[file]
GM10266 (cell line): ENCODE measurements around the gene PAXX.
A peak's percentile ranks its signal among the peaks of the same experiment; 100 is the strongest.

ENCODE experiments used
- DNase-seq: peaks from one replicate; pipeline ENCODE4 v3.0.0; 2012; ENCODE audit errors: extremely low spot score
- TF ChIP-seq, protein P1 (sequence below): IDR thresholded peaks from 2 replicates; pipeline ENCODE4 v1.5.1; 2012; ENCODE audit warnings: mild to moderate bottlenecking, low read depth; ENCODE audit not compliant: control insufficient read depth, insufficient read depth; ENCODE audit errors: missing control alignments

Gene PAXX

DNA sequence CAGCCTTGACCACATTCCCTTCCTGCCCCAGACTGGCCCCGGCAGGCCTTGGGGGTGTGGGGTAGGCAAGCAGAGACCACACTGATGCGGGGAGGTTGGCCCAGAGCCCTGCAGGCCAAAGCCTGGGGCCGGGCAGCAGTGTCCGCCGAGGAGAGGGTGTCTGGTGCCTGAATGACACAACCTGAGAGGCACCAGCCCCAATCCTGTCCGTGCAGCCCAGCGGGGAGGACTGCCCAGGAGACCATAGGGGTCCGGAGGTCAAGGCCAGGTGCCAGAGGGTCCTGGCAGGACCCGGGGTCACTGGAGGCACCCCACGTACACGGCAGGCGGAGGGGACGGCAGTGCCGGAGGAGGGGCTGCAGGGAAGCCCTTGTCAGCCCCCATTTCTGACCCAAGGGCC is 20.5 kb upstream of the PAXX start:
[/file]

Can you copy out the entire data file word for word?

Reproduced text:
GM10266 (cell line): ENCODE measurements around the gene PAXX.
A peak's percentile ranks its signal among the peaks of the same experiment; 100 is the strongest.

ENCODE experiments used
- DNase-seq: peaks from one replicate; pipeline ENCODE4 v3.0.0; 2012; ENCODE audit errors: extremely low spot score
- TF ChIP-seq, protein P1 (sequence below): IDR thresholded peaks from 2 replicates; pipeline ENCODE4 v1.5.1; 2012; ENCODE audit warnings: mild to moderate bottlenecking, low read depth; ENCODE audit not compliant: control insufficient read depth, insufficient read depth; ENCODE audit errors: missing control alignments

Gene PAXX

DNA sequence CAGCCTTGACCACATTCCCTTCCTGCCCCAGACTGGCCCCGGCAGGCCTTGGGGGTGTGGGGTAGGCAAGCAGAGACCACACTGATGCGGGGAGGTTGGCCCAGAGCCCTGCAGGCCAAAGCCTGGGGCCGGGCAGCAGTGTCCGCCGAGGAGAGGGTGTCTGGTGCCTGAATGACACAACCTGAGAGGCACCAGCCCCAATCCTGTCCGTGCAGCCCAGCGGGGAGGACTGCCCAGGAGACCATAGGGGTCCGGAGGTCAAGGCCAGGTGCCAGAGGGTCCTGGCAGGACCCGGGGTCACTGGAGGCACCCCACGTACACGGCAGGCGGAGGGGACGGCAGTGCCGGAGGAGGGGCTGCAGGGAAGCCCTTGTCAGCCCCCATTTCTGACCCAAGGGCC is 20.5 kb upstream of the PAXX start: